• 2 We first address Prudential's primary contention that the allegations of count II of its original complaint are sufficient to state a cause of action for breach of an implied covenant of good faith and fair dealing. Count II alleges the existence of an implied covenant of good faith and fair dealing in defendant's agent's agreement. Prudential argues that this implied covenant imposed a post-employment obligation upon defendant to refrain from doing anything which would destroy or injure Prudential's rights to receive the fruits of its insurance contracts with its policyholders. It further alleges that defendant breached this implied covenant of good faith and fair dealing by "intentionally and maliciously" causing the premature termination of Prudential life insurance policies he had sold or serviced while employed by Prudential. Prudential admits that defendant's alleged actions, forming the basis of the complaint, occurred subsequent to the termination of defendant's agent's agreement. Instead, Prudential argues that defendant's implied good-faith obligations existed for the "expected duration" of the whole-life insurance policies he sold or serviced for Prudential. Defendant asserts that, as a matter of law, any obligations under his agent's agreement, either express or implied, ended when the agency relationship terminated. He contends that he was thereafter free to solicit business from anyone, including his former Prudential customers.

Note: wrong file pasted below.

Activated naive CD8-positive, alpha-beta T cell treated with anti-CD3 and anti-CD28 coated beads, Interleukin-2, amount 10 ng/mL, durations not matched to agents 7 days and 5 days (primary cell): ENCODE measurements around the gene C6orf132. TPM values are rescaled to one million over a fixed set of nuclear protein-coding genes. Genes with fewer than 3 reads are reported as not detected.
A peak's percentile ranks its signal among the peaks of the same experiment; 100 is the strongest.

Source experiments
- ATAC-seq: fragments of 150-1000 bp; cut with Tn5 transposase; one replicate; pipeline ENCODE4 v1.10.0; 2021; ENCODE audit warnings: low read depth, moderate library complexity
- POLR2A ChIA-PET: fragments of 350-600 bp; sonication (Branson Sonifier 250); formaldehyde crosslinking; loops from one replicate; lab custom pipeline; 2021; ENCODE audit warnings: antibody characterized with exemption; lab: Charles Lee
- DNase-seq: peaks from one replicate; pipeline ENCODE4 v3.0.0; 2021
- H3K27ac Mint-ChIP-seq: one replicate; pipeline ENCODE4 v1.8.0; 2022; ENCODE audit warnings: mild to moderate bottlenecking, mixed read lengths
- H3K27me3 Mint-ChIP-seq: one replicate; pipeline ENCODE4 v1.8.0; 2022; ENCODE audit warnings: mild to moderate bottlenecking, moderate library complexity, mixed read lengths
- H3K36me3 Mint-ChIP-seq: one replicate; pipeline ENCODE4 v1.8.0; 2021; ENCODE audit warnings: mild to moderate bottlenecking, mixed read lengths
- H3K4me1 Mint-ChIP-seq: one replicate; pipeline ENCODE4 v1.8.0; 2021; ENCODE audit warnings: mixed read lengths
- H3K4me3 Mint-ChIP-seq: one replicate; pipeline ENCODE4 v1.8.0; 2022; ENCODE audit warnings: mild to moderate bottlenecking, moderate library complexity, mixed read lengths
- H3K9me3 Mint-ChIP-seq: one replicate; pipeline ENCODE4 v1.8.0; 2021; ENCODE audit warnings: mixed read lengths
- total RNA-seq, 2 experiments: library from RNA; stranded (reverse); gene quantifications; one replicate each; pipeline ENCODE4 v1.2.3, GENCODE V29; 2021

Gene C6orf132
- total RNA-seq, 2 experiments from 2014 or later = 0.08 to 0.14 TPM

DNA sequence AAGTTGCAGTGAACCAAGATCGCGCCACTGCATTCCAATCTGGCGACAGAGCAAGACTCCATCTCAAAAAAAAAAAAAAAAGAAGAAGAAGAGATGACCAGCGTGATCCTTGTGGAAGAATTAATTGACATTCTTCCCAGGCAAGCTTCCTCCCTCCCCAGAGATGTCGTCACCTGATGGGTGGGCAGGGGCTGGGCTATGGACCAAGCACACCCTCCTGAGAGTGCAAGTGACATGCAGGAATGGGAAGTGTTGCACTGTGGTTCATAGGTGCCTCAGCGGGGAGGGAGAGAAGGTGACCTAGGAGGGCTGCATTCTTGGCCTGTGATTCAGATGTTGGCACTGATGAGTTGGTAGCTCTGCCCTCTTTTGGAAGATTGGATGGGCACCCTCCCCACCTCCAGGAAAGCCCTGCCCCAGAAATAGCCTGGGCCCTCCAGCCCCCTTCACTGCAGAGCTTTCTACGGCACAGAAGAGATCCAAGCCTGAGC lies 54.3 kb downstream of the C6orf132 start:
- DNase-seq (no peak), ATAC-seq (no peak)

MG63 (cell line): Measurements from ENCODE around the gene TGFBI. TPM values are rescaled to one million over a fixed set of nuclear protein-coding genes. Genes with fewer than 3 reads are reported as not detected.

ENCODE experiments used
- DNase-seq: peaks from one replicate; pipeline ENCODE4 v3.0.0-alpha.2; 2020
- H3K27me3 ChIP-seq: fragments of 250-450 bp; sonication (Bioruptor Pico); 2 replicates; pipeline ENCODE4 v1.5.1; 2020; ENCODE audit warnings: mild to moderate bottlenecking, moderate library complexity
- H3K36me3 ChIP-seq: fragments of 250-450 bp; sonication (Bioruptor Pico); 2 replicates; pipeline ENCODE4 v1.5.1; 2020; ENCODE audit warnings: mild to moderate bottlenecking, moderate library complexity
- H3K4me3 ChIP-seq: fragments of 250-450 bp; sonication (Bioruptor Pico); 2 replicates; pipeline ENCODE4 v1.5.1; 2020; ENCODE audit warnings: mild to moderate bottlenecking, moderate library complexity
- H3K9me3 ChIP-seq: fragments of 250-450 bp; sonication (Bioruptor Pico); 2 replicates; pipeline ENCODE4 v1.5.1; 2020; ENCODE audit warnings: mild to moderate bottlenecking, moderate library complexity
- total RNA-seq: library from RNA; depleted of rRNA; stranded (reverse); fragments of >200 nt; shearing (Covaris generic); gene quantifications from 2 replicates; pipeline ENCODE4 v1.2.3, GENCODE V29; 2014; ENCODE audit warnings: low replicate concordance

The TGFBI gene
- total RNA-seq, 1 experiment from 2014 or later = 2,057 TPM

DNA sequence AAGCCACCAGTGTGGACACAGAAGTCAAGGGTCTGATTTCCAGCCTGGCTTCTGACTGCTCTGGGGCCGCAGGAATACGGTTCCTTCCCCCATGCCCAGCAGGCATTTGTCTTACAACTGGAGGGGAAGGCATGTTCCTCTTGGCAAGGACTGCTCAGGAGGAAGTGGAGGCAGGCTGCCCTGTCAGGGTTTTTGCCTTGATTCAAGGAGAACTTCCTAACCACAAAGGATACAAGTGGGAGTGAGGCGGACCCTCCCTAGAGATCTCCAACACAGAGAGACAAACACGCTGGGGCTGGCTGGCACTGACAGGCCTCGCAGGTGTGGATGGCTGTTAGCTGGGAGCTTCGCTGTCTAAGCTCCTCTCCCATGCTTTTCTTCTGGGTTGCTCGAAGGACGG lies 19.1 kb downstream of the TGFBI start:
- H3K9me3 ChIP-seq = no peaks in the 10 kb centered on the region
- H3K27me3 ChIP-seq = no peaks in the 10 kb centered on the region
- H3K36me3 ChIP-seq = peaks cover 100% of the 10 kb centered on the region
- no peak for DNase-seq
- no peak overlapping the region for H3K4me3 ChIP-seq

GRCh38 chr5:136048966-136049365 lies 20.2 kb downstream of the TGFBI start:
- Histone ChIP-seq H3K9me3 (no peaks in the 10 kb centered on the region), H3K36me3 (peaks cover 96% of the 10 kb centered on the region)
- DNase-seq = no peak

It is well settled in Illinois, as in the majority of American jurisdictions, that a covenant of good faith and fair dealing is implied in every contract as a matter of law, absent an express disavowal. (Martindell v. Lake Shore National Bank (1958), 15 Ill.2d 272, 154 N.E.2d 683; Dayan v. McDonald's Corp. (1984), 125 Ill. App.3d 972, 466 N.E.2d 958; 3 Corbin, Contracts sec. 541, at 95 (1960).) However, we have found no reported cases, nor has Prudential offered any, which found an agent's post-employment competition with a former employer actionable under the theory of breach of an implied covenant of good faith and fair dealing.